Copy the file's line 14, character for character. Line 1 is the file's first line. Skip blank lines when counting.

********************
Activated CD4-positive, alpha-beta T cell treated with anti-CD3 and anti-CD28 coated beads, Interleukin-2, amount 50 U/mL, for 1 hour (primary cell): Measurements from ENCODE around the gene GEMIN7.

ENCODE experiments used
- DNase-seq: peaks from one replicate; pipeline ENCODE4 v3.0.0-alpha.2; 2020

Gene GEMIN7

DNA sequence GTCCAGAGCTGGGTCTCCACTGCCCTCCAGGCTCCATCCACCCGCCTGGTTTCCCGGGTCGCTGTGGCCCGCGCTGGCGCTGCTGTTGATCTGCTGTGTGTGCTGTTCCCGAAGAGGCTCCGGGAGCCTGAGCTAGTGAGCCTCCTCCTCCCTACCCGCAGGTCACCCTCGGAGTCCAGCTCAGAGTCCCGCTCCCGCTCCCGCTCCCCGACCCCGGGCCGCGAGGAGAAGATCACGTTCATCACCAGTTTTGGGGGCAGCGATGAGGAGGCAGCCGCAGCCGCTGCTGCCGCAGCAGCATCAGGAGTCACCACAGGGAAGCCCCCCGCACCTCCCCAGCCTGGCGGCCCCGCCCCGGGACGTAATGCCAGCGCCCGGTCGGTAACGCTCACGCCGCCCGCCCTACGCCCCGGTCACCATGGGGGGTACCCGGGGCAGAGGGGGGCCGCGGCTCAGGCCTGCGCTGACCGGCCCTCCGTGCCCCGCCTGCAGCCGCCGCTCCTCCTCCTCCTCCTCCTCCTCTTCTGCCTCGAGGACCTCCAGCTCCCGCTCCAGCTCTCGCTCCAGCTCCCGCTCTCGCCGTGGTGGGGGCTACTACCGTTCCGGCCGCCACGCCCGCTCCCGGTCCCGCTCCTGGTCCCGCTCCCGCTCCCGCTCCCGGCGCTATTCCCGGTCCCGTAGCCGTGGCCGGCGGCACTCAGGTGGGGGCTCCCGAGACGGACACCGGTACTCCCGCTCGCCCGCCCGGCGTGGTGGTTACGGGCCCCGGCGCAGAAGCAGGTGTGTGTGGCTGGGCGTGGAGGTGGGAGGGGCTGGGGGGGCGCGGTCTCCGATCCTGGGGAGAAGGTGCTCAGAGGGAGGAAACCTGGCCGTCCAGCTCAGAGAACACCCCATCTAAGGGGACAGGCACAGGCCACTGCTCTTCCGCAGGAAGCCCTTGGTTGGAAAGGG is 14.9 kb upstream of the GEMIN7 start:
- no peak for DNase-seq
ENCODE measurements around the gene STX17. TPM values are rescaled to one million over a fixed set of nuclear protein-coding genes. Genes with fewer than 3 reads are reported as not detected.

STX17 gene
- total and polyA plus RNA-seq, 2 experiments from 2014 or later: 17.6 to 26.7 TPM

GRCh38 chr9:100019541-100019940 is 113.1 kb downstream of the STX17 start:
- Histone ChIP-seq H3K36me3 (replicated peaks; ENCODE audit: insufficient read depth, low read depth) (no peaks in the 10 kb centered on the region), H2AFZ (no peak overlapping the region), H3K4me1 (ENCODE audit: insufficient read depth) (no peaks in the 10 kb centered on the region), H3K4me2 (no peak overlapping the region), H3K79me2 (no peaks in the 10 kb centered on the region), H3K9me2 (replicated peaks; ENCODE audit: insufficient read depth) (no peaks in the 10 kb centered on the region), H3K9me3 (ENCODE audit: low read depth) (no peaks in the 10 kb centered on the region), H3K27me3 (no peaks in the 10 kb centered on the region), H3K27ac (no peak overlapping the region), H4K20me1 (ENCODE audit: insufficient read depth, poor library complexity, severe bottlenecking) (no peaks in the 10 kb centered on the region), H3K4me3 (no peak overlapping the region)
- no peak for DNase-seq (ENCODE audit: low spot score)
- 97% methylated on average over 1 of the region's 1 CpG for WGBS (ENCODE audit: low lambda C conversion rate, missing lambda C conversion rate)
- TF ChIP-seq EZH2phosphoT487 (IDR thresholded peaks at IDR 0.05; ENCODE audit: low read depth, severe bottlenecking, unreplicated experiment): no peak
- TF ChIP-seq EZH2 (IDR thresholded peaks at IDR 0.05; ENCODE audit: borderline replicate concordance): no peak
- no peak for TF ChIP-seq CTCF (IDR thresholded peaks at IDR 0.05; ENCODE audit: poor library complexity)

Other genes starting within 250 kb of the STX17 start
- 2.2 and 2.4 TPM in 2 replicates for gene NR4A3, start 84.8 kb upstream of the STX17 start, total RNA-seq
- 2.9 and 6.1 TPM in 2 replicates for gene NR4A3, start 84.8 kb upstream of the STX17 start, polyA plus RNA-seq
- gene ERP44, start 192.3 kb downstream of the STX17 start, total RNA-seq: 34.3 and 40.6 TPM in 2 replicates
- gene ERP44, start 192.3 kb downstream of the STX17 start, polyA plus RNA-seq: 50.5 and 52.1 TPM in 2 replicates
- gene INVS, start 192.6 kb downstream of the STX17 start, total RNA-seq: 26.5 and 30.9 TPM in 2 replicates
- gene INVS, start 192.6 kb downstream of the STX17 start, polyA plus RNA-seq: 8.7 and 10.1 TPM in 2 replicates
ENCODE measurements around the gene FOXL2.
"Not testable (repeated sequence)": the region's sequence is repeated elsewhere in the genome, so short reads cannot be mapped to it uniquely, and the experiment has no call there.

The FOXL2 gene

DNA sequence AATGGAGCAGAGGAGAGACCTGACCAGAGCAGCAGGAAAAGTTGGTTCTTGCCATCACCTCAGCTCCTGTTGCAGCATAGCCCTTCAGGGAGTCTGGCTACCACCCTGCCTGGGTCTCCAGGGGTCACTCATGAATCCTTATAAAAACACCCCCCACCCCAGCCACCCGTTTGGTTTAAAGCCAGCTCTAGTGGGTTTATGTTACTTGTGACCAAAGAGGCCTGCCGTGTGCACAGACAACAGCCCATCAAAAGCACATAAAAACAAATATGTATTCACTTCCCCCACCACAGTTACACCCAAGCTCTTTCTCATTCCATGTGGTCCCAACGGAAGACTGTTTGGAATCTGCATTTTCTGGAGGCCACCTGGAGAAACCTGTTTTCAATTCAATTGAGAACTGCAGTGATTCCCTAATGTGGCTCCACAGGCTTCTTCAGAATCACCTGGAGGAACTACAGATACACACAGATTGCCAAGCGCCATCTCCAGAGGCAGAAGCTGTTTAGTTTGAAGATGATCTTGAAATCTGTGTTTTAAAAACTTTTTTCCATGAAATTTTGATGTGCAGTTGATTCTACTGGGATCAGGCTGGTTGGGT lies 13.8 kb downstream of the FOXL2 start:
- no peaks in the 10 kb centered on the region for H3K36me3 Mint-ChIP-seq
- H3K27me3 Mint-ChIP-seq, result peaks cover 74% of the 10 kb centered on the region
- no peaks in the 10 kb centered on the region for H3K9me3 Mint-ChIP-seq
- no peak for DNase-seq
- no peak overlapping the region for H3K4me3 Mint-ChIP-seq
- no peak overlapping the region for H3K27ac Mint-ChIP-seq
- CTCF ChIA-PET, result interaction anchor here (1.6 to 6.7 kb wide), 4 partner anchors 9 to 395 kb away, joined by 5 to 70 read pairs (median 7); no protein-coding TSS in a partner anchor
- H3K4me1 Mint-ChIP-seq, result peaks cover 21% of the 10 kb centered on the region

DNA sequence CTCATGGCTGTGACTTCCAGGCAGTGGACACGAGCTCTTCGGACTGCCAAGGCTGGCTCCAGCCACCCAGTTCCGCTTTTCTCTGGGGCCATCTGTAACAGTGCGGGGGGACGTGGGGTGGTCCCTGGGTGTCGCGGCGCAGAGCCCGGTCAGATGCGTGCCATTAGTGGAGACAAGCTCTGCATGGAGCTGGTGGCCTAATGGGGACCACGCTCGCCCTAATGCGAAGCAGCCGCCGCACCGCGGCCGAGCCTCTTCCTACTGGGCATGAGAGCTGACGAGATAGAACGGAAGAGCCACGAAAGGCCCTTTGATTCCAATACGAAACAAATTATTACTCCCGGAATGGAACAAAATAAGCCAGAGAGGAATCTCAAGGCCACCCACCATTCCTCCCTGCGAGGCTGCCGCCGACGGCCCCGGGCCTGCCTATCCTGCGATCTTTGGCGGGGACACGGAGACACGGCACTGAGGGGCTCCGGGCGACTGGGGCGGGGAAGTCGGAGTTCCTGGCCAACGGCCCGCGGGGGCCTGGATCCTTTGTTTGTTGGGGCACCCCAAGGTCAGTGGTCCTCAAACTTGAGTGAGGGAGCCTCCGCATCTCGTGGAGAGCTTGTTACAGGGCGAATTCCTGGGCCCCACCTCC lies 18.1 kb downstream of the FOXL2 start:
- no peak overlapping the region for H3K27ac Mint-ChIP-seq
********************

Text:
- TF ChIP-seq EZH2phosphoT487 (IDR thresholded peaks at IDR 0.05; ENCODE audit: low read depth, severe bottlenecking, unreplicated experiment): no peak